Cameron's sense of strength and vulnerability applies also in the approach to military action in Syria. During his statement, he also revealed that an RAF drone attack took place last month on British Isis fighters in Syria. He insisted the attack was legal and an act of self-defence. Still, he felt politically strong enough to authorise the strike when, before the election, Parliament had voted against military action in Syria. With good cause Labour’s acting leader, Harriet Harman, wanted to know more about the evidence to justify the strike. She did not get more details. Immediately after, I spoke to two very senior figures – one Labour and one Conservative – who had voted against military action in Syria. They were uneasy and wanted to find out more about the incident. Cameron will have known he would generate unease but felt strong enough to press ahead.

George Osborne was also candid about the government’s constrained scope for a military option in Syria in his interview with Andrew Marr on Sunday. Osborne argued that, although he and Cameron wanted military action in Syria, they will not come forward with a proposal if they cannot guarantee winning a Commons’ vote. On one level this is a statement of the obvious; Cameron is not going to risk being defeated again. The argument is also partly an attempt to reignite Labour’s divisions over the issue. But it is also a significant public admission of weakness in the face of a tiny Commons majority. They want to act militarily, wrongly in my view, but they do not know whether they will be able to do so.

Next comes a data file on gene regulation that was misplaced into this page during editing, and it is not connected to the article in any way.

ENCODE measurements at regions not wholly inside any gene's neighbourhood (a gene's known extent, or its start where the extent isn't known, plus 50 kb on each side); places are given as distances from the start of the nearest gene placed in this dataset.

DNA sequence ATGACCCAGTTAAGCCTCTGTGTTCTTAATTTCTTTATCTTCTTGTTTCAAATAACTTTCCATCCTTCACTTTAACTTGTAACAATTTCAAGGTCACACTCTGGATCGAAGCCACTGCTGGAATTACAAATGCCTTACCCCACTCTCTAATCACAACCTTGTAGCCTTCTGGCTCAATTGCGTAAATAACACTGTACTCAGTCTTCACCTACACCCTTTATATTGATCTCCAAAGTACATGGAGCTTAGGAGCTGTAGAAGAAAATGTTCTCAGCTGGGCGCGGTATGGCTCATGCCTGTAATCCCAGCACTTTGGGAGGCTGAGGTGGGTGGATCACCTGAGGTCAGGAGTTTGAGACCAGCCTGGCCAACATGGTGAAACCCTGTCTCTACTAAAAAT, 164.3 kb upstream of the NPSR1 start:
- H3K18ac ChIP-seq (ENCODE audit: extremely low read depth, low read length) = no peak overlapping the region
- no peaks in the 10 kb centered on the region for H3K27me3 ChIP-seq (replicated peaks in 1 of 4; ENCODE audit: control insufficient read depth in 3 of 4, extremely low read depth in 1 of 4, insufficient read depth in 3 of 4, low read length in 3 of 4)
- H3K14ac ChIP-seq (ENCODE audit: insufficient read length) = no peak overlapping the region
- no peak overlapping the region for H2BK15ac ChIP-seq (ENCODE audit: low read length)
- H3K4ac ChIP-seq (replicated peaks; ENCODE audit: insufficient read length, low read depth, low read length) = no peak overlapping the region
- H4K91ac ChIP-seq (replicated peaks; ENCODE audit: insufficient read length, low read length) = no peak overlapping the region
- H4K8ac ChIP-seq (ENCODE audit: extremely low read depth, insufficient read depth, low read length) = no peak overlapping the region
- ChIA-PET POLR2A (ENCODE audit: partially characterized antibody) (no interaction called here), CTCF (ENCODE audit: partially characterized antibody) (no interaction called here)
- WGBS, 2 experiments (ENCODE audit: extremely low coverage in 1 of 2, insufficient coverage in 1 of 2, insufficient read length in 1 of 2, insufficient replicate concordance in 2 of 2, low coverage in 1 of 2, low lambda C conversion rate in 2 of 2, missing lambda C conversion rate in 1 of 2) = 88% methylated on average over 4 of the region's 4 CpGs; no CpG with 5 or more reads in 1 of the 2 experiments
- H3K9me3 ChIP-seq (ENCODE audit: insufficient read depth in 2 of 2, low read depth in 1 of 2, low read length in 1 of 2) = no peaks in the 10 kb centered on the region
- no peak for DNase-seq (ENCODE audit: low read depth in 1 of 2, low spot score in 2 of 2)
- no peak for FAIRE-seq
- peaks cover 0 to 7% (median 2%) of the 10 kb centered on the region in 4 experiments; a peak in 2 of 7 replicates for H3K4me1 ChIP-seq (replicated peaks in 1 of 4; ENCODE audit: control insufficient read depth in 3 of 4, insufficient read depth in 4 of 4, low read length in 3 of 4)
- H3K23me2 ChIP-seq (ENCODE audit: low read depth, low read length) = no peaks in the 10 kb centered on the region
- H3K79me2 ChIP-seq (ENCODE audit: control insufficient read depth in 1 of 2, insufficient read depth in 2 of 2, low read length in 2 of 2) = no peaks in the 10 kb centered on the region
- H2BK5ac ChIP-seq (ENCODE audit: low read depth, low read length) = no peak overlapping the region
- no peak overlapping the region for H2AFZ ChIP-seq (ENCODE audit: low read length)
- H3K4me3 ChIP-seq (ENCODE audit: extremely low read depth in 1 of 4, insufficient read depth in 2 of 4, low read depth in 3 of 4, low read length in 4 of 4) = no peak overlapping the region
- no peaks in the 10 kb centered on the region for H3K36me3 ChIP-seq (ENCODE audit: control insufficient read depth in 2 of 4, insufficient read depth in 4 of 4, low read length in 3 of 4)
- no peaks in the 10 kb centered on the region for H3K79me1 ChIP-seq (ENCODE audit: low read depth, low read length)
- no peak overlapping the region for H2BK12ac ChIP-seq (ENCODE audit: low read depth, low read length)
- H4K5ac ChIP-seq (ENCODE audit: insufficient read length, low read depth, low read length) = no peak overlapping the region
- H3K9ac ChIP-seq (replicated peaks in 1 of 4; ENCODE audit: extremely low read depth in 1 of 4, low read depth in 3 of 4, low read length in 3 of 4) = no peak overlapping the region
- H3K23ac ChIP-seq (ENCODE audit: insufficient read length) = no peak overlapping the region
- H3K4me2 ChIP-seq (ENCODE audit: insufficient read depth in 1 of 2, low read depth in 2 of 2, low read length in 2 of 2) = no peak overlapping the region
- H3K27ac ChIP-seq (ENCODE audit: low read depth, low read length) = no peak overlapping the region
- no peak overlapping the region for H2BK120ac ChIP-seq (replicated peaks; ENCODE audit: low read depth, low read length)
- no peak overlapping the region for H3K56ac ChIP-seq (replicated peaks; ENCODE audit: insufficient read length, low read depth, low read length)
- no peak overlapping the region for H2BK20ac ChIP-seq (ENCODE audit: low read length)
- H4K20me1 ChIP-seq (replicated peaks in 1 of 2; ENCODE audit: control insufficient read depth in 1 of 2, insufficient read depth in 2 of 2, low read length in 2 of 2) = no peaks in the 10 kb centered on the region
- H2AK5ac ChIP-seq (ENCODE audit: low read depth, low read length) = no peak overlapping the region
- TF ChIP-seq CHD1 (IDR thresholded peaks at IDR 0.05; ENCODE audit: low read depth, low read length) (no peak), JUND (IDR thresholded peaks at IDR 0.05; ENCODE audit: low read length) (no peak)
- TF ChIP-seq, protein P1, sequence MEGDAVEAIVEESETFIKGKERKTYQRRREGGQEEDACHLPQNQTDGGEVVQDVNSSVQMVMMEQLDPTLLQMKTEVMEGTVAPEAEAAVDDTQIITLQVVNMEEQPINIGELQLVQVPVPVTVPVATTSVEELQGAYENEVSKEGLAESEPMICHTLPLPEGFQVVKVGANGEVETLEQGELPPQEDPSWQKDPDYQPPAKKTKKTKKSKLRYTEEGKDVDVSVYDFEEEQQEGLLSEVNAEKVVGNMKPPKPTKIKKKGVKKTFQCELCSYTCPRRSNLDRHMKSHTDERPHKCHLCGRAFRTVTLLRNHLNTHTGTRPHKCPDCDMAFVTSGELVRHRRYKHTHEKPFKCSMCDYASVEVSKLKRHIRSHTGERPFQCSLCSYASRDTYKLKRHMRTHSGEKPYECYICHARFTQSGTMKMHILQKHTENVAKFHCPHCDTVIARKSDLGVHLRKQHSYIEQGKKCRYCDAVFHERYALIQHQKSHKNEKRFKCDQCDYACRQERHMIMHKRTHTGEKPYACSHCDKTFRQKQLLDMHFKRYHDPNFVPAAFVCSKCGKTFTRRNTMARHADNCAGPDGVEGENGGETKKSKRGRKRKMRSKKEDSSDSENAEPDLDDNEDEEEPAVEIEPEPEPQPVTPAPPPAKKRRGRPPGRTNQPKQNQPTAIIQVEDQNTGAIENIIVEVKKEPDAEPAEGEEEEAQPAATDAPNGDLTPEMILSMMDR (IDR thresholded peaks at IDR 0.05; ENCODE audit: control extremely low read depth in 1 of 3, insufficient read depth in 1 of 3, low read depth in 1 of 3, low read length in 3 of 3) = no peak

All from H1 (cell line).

The fragile parliamentary context seemed to shape Cameron’s broader thinking in relation to the refugee crisis. His statement yesterday was narrow and incremental. There was no sense of historical sweep, no evocation of a challenge for the whole of Europe, that Europe would have to manage together. Presumably he does not personally see the crisis in such terms. But even if he did, he would not be able to act on an EU-wide basis because parts of his party would not let him.

Cameron has a referendum to fight, one in which he and Osborne plan to argue that the EU has changed, with some countries integrating more closely and others like the UK having a looser arrangement. Cameron’s response to the refugee crisis, in which the UK makes unilateral decisions rather than co-operating with the EU, becomes part of his early attempt to win a referendum and keep his party united. Again Cameron is defiant, sticking with his original stance of refusing to co-operate with Merkel’s plans for an EU quota, and yet weak in his focus on party considerations at a moment of historic challenge. Media and public opinion spur a modest shift from Cameron. I doubt if it will be enough to address the scale of the crisis or the change in an admittedly fickle public mood.